Title: Wizard of the Crow
Author: Ngugi wa Thiong’o
Published by: Harvill Secker
Publication year: 2006
Written in Kikuyu and translated into English by the author, Wizard of the Crow by Ngugi wa Thiong’o will not disappoint anyone familiar with the author’s prolific body of work. This work of fiction sears with truth and lays bare the international foibles of postcolonial African politics. Pregnant with humour and irony, this allegory leaves nothing sacred as when one of the characters is cured of the disease of white-ache. It is a most human story examining both the character of leadership and the desires of the common citizen. Farcical characters become believable, while women, especially, are portrayed with complexity. The story challenges many stereotypes. For example, the main character, the Wizard of the Crow, is a witchdoctor or traditional healer or (~frochiatrist)(p. 622), and proves to be the voice of reason and sanity. I highly recommend this book to anyone who loves storytelling or is interested in international relations and African culture and society.
The story tells of a megalomaniacal African ruler with a grandiose development scheme surrounded by conniving sycophants obsessed with greed who try to control the masses and outmanoeuvre each other. The trials of these politicos are interwoven with a love story involving the Wizard of the Crow and an underground activist posing as a secretary. The roles of thinly disguised entities such as the Global Bank also figure into this brazen expose of the (politics of poverty) (p. 87), while many other novel characters populate the landscape such as the (professors of parrotology) (p. 572).
The work is cynical, critical, insightful, and inspiring. Describing the fictional place, Ngugi writes, (If there were no beggars in the streets, tourists might start doubting whether Aburiria was an authentic African country) (p. 35). Contrast this with the line, (The world has no soul) (p. 62). The calcu180 Journal for Global Initiatives (Many a government in the world has been brought to ruin because it has been lax and allowed students, youth, and women to say and do whatever without proper guidance and supervision” (p. 557). And Ngugi observes, (Disorder reigned supreme, for any attempt on the part of the people to organise themselves was deemed by the Ruler’s government as a challenge to its authority” (p. 576). Describing the actions of one of the rich and successful political appointees, he writes, (How does one find humor in humiliating the already humiliated?” (p. 383). He also asks, (Why does needy Africa continue to let its wealth meet the needs of those outside its borders and then follow behind with hands outstretched for a loan of the very wealth it let go?” (p. 681). He also states, (It will not do for any region or community to keep silent when the people of another region and community are being slaughtered” (p. 726).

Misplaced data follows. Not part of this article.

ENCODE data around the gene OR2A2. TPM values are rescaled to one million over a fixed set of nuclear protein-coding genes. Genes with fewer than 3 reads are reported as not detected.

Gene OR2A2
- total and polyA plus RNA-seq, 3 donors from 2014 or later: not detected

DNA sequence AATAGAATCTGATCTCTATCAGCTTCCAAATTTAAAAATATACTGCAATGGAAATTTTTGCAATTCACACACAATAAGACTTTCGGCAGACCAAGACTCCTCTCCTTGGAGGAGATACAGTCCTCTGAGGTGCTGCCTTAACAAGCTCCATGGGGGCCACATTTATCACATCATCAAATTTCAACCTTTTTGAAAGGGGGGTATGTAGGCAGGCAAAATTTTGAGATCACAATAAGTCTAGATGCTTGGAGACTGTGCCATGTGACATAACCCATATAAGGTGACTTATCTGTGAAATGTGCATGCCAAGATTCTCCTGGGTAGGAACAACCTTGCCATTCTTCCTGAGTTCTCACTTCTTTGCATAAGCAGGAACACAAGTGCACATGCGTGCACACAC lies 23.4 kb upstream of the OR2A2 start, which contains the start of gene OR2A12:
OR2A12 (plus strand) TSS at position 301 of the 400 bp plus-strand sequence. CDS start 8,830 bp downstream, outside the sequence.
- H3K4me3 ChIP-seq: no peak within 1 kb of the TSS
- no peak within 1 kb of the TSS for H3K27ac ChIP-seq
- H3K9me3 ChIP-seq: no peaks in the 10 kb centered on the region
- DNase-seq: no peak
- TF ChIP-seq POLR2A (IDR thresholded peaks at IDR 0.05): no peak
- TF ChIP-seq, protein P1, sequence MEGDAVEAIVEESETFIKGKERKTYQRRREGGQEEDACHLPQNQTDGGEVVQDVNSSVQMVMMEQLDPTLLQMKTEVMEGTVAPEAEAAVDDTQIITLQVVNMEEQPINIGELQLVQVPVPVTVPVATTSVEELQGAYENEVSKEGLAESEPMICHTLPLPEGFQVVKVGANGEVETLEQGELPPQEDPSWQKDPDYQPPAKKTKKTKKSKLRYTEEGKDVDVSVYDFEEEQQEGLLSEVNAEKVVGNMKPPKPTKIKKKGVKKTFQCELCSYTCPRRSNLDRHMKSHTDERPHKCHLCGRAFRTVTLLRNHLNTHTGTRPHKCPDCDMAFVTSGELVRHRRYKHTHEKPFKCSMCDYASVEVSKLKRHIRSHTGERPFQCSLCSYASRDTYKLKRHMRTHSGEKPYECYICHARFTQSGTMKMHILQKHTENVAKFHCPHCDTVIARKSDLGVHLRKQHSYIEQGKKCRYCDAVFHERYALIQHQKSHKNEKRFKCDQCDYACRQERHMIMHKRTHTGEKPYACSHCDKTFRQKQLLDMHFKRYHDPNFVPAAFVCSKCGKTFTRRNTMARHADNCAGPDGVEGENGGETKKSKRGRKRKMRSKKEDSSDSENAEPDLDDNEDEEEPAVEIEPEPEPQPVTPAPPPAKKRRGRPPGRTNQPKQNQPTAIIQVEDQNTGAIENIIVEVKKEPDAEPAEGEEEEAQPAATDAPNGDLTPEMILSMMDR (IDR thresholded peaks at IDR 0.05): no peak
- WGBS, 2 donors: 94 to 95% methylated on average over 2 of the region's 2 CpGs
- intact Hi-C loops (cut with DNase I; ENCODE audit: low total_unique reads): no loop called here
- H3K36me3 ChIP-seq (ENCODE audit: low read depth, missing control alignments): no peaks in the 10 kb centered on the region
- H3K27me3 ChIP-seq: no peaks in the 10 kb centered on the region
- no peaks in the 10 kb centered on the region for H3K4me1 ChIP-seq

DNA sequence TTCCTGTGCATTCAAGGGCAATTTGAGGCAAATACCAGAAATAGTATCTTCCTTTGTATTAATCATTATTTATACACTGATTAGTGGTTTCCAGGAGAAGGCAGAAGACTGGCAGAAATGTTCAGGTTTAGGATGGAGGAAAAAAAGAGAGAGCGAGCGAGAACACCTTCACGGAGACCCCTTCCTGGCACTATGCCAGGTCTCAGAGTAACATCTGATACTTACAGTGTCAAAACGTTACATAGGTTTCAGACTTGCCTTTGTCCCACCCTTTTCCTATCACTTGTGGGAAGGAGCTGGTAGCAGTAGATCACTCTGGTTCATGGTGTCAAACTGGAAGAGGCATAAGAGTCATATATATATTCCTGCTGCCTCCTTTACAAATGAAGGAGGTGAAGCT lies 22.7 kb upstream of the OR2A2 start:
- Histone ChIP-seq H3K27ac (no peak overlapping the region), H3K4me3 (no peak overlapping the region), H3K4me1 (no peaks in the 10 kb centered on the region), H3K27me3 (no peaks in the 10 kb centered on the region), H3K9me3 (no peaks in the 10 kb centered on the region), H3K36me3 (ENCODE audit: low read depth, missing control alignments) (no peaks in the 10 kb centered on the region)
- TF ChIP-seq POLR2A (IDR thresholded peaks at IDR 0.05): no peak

There is so much to highlight in this wide-ranging engaging story that no review could possibly do it justice. Don’t let the book’s size or the author’s reputation intimidate you. It’s a fun, easy read, and you may learn a lot. As always, Ngugi places the primary burden of resolving Africa’s maladies solely on Africa without shying away from the complex, detrimental influence of the colonial past. The question of whether Africa will experience globalisation as the latest reincarnation of an oppressive colonial past or participate actively as a contributing voice of reason may in some small part be presaged through the reception of this telling book. Thank you for this gift of a book and for holding up a mirror in which to exorcise so many daemons.
Credit: Daniel Paracka, Journal of Global Initiative.